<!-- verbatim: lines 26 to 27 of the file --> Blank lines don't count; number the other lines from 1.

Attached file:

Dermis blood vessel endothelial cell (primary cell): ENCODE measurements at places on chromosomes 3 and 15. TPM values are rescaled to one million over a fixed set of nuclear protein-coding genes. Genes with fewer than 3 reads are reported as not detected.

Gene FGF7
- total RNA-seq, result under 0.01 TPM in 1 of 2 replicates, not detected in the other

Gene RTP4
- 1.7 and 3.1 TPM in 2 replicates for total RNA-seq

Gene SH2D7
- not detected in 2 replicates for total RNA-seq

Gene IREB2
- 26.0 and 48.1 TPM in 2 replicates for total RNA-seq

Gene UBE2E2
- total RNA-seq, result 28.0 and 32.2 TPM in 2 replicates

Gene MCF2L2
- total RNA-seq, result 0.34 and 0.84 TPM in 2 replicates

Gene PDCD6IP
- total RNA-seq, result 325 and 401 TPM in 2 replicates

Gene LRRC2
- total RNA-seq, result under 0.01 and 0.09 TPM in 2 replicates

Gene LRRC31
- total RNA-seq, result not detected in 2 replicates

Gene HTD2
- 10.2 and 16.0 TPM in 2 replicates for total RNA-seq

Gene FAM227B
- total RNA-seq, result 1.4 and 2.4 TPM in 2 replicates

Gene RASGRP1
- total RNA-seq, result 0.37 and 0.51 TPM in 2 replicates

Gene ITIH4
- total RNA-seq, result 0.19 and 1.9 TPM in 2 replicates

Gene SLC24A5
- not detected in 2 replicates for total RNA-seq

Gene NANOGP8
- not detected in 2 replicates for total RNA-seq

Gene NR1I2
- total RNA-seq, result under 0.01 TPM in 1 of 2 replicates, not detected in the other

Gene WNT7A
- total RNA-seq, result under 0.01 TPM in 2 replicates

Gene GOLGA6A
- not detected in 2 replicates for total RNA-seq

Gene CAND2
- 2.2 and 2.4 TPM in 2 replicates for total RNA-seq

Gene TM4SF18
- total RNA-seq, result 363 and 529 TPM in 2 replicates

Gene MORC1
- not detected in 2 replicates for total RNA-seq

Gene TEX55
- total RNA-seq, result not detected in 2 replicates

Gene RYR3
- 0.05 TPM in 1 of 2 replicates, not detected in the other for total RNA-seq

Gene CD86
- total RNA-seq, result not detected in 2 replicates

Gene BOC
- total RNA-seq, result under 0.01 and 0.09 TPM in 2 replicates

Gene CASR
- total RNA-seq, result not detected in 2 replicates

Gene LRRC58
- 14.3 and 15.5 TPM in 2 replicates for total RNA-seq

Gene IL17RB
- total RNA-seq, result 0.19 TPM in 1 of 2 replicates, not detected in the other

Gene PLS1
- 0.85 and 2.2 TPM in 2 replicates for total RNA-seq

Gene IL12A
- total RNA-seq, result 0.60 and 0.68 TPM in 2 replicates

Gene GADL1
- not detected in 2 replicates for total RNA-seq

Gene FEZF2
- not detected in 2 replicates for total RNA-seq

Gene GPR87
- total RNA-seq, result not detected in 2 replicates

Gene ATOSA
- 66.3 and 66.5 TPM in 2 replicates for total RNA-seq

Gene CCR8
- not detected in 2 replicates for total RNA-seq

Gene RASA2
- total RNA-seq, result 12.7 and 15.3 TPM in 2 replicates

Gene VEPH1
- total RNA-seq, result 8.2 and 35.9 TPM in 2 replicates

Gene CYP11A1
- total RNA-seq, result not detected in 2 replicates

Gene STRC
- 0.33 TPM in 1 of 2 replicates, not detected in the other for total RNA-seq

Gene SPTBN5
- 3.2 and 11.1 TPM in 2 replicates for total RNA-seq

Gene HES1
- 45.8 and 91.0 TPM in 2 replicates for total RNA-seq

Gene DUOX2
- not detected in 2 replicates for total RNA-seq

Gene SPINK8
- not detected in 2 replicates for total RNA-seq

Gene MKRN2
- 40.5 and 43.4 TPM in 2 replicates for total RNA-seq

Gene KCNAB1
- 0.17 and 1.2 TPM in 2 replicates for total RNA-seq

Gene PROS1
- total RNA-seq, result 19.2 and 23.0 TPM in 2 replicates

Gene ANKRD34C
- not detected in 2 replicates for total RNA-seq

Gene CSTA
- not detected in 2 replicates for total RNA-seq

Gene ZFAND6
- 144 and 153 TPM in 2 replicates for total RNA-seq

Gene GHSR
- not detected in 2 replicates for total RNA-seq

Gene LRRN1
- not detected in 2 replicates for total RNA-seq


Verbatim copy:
Gene ITIH4
- total RNA-seq, result 0.19 and 1.9 TPM in 2 replicates